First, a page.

“It told about the parties, balls, and picnics in fairyland, and of the wild adventures and happenings in the woods. The fairies were absolutely delighted that a book had been written with so much about them in it.
“And the fairy queen was more than happy, for the last chapter was all about her.
“‘Well,’ said Mr. Owl, ‘you made me ashamed of myself for boasting about my book before I had written it, and so the only thing I could do was to write a wise chapter all about you.’
“And the fairy queen smiled with pleasure and also with amusement—for Mr. Owl had certainly thought he could write a wise book—though the next time, perhaps, he wouldn’t say so before he had written it.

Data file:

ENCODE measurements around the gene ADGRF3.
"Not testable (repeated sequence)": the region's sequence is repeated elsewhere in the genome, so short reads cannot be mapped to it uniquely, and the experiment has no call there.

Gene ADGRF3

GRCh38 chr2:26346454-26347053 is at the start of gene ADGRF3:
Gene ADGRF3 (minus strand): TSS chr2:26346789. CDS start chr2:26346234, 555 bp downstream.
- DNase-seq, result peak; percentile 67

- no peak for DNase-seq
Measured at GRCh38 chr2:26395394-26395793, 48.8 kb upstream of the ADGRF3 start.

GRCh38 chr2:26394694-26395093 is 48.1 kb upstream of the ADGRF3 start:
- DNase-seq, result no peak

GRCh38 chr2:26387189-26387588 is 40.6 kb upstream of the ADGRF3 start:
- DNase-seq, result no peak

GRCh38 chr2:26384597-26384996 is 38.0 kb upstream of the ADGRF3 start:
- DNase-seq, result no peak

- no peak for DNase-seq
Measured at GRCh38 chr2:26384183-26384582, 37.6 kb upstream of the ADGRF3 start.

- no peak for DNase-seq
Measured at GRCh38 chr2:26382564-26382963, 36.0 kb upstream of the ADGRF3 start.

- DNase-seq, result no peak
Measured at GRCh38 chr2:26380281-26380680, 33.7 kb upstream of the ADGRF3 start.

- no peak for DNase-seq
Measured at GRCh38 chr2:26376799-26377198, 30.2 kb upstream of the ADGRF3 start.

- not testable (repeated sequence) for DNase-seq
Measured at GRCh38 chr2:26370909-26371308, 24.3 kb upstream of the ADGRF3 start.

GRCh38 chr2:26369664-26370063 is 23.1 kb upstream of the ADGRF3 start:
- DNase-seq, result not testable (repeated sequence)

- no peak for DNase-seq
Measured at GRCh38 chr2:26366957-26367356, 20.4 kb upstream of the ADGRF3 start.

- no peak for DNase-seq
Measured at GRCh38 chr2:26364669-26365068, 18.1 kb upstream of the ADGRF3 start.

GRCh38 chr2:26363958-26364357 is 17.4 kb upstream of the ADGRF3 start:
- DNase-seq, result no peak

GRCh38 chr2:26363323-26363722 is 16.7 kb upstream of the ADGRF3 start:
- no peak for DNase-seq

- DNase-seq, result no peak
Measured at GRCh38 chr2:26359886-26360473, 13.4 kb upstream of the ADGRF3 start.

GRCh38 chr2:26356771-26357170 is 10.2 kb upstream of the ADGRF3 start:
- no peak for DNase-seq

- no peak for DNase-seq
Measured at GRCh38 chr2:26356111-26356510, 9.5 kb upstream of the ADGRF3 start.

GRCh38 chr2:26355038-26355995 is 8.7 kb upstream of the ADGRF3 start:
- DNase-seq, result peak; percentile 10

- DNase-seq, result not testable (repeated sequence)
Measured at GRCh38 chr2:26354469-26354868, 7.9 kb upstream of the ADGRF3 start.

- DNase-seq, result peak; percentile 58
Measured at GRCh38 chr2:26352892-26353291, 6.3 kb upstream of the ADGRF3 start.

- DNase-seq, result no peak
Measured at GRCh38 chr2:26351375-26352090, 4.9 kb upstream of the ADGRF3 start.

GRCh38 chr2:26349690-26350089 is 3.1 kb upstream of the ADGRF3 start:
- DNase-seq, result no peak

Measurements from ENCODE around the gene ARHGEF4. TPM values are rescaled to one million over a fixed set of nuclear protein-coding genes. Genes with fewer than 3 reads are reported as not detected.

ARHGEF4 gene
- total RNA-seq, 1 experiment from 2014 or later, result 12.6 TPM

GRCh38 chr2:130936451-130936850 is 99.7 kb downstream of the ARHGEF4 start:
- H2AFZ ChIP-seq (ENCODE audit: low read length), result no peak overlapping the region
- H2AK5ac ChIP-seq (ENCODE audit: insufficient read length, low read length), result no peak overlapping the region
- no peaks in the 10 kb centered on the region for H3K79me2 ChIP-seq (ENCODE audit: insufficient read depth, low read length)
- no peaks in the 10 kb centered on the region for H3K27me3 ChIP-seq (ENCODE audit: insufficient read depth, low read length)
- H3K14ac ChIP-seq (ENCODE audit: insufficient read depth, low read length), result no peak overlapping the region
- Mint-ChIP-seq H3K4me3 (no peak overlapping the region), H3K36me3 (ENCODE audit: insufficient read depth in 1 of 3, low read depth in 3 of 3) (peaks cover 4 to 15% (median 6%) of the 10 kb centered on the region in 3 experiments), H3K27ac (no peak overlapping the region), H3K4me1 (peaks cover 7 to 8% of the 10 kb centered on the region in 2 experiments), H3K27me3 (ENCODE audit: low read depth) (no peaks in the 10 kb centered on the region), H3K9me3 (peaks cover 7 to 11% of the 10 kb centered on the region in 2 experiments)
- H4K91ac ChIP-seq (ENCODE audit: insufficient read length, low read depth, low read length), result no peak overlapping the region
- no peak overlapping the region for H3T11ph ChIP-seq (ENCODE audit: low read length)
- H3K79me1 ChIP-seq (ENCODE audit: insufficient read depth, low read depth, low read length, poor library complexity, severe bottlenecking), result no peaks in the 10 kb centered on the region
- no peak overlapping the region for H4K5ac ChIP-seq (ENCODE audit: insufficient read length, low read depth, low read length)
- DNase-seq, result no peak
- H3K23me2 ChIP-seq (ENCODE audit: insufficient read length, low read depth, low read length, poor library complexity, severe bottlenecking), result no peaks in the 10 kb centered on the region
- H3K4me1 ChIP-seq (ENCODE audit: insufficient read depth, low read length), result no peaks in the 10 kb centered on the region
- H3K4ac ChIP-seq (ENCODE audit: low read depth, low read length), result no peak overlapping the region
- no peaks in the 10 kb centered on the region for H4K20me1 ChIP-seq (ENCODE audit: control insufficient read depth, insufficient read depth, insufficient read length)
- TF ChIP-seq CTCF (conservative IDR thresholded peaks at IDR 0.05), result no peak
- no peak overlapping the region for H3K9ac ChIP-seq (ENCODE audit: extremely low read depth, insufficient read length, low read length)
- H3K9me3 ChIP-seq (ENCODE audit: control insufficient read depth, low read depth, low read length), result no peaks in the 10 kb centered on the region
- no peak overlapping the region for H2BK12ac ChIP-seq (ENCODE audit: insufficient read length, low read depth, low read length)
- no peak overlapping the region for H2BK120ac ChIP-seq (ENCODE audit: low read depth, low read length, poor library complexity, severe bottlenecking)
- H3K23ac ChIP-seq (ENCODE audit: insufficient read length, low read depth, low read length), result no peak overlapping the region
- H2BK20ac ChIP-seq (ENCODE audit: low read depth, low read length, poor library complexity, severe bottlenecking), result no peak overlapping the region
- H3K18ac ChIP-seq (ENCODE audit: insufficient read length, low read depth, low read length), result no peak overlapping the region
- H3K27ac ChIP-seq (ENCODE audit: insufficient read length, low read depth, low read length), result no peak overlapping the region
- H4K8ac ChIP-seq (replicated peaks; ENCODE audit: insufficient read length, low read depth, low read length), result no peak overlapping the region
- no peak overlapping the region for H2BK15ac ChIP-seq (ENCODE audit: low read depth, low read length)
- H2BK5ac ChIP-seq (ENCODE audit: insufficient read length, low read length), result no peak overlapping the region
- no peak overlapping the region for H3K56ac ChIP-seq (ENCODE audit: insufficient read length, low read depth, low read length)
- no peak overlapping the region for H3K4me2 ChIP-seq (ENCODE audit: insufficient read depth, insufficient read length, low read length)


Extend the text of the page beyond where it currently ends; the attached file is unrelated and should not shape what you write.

“The fireflies had been sparkling and flashing lights all this time, and finally they whispered:
“‘Have a dance, all of you; we’ll give you the light and dance too. It is not well to read books all the time—you must dance.’
“So they all ended off with a fine dance, and old Mr. Owl, with his book under his wing, danced with the rest of the owls and fairies. But before the evening was over he presented to the fairy queen a copy of his book, which said on the cover, ‘A BOOK, by Wise Mr. Owl.'”
But I say to every one of you, through the grace given to me, not to have an over-high opinion of himself, but to have wise thoughts, as God has given to every one a measure of faith. (Romans 12:3 BBE)
But he giveth more grace. Wherefore he saith, God resisteth the proud, but giveth grace unto the humble. (James 4:6 KJV)